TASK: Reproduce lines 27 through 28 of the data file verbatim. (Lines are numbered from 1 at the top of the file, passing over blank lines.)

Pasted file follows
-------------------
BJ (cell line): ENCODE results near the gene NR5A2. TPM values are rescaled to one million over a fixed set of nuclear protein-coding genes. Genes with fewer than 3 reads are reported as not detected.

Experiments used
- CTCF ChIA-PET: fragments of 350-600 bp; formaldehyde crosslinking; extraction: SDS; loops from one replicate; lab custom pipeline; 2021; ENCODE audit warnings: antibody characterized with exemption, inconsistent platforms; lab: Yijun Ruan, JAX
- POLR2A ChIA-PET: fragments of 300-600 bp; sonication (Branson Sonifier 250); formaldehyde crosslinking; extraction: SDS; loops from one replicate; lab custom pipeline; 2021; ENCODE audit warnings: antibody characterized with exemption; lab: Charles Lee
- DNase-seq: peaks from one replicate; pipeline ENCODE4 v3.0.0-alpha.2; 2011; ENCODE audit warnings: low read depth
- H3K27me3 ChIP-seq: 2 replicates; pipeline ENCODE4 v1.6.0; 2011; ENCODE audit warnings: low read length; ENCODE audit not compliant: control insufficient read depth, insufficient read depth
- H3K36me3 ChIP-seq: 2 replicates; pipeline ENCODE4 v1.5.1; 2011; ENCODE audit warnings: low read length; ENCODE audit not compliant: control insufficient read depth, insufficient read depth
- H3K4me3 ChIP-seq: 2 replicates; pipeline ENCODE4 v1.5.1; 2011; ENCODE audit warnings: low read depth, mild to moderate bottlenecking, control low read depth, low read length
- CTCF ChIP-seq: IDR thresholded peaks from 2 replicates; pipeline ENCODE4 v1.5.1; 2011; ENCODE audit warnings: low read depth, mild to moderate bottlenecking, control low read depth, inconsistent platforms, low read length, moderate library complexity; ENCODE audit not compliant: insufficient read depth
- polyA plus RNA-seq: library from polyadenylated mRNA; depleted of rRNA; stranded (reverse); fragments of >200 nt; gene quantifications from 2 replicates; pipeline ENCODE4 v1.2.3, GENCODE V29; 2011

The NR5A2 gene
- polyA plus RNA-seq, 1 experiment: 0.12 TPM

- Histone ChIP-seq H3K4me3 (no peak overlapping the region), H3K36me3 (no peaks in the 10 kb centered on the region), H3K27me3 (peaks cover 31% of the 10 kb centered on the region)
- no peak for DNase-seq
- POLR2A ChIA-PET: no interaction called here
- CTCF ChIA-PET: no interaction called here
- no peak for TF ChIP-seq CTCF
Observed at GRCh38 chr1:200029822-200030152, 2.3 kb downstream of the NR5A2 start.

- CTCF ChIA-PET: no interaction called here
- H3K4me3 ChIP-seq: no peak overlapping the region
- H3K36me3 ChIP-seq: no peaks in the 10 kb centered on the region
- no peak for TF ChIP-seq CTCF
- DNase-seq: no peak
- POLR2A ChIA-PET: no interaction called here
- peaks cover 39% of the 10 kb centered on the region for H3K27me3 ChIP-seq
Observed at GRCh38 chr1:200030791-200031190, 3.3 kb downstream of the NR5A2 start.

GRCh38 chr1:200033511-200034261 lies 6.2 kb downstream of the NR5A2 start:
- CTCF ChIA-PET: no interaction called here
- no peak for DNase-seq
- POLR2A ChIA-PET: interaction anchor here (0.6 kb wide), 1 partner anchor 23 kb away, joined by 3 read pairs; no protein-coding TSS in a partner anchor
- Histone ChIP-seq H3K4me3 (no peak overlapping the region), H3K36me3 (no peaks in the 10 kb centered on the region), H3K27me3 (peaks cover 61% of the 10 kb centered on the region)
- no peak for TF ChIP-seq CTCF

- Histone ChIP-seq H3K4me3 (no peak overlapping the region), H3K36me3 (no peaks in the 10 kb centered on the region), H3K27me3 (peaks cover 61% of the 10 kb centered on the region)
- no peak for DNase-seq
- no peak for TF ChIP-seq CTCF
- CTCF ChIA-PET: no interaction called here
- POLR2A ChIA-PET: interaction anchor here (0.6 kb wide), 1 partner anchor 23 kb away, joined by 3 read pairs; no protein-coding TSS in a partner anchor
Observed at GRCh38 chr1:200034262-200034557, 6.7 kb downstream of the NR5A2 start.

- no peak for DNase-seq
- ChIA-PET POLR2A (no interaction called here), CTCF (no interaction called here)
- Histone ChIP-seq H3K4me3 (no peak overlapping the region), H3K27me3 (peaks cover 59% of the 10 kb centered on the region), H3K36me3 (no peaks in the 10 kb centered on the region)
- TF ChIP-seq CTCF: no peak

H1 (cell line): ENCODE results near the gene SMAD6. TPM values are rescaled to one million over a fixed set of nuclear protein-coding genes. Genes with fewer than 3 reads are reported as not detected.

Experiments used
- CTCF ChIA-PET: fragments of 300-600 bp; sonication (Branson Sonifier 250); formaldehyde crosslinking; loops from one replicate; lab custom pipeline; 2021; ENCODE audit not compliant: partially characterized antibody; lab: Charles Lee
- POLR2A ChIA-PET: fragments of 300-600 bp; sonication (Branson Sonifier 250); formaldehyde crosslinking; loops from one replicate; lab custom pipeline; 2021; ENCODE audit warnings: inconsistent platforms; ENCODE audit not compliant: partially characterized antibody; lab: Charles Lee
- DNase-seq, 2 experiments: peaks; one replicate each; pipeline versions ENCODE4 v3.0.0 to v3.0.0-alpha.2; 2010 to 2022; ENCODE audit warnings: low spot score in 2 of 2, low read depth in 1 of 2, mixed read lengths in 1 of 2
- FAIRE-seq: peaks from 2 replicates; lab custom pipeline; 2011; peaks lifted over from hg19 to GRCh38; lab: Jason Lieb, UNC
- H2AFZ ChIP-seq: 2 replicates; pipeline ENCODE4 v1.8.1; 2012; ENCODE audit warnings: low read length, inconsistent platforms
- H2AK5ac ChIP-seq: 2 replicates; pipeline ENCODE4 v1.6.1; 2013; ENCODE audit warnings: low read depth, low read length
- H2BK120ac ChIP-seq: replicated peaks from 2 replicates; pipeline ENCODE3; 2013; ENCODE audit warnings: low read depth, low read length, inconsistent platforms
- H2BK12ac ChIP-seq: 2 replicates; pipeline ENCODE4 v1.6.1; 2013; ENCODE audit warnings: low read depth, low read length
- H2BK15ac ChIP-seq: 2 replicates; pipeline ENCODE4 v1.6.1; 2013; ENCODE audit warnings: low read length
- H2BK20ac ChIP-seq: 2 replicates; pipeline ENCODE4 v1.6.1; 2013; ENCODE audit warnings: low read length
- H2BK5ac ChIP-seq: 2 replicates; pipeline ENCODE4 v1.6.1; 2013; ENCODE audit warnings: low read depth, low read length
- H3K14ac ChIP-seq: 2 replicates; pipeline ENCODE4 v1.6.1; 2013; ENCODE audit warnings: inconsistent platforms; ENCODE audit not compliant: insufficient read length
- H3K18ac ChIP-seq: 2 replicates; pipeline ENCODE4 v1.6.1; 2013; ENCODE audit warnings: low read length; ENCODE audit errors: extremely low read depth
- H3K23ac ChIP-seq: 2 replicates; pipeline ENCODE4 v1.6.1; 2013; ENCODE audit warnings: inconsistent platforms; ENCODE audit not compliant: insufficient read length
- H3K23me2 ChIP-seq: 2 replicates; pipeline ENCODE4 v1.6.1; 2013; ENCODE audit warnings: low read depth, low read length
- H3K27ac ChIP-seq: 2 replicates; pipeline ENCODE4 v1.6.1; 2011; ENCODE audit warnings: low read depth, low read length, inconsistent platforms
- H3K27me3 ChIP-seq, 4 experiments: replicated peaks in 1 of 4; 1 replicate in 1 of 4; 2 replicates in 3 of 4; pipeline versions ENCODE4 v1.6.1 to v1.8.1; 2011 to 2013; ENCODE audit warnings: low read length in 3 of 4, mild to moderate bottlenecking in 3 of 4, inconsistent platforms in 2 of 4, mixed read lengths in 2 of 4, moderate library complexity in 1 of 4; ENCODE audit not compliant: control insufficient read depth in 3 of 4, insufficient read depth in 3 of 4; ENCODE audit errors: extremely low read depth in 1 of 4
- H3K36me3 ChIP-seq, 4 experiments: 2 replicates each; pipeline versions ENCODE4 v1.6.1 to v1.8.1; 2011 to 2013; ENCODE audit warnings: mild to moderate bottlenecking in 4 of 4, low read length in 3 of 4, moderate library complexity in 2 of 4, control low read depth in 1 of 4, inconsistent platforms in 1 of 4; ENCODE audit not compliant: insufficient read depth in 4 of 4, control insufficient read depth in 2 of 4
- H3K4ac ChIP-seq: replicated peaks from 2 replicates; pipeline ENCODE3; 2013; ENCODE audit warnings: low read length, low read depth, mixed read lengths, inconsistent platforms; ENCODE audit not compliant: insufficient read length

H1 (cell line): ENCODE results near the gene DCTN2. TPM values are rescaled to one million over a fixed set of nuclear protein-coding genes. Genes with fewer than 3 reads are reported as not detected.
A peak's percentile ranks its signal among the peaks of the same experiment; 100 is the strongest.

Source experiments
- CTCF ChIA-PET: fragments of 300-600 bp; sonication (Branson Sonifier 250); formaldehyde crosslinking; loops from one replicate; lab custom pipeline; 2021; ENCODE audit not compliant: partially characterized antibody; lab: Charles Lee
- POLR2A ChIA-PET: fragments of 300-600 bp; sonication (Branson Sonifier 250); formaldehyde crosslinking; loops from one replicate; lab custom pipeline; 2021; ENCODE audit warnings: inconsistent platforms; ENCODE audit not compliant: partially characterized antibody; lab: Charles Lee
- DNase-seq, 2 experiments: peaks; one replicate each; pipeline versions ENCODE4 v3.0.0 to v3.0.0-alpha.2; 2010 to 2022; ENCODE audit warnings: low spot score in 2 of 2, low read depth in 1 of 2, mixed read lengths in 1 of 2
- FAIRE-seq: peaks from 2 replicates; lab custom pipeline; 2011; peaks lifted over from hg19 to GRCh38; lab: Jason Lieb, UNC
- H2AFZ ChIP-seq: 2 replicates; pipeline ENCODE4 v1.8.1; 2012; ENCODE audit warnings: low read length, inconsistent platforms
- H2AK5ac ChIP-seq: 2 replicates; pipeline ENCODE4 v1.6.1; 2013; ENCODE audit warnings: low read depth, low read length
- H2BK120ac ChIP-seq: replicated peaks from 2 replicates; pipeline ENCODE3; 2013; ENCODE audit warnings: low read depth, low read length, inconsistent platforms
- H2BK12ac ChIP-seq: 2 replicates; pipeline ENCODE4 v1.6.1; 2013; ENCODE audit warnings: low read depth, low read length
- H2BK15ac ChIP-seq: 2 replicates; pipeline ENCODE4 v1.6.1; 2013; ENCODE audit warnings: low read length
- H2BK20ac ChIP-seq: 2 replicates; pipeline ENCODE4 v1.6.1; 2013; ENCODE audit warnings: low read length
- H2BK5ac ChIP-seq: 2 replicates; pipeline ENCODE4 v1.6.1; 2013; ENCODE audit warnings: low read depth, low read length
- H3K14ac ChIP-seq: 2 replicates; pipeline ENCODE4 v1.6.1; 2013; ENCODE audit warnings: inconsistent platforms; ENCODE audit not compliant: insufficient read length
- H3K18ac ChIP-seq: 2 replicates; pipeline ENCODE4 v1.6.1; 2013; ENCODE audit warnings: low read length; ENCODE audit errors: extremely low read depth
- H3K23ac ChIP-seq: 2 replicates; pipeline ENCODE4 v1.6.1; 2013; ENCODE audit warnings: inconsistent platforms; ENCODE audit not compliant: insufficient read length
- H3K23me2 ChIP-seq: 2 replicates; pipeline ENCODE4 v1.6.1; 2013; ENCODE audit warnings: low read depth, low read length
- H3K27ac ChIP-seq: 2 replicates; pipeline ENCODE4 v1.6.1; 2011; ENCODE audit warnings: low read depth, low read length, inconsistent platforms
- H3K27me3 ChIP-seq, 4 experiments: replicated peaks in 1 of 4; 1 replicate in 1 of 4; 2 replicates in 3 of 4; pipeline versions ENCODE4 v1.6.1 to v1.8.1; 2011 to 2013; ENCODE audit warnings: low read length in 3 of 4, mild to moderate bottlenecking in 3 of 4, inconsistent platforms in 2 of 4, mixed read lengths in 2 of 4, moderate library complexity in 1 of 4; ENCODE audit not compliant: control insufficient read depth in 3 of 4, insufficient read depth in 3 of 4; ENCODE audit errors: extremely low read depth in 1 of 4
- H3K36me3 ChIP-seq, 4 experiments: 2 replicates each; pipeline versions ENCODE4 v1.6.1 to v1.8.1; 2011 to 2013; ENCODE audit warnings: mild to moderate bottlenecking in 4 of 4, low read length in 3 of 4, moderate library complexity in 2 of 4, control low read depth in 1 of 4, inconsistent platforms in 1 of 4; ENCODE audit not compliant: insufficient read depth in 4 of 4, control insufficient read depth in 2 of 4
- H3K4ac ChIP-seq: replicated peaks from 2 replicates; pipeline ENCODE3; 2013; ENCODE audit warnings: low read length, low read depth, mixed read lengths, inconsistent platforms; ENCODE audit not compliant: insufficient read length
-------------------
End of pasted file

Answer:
GRCh38 chr1:200033511-200034261 lies 6.2 kb downstream of the NR5A2 start:
- CTCF ChIA-PET: no interaction called here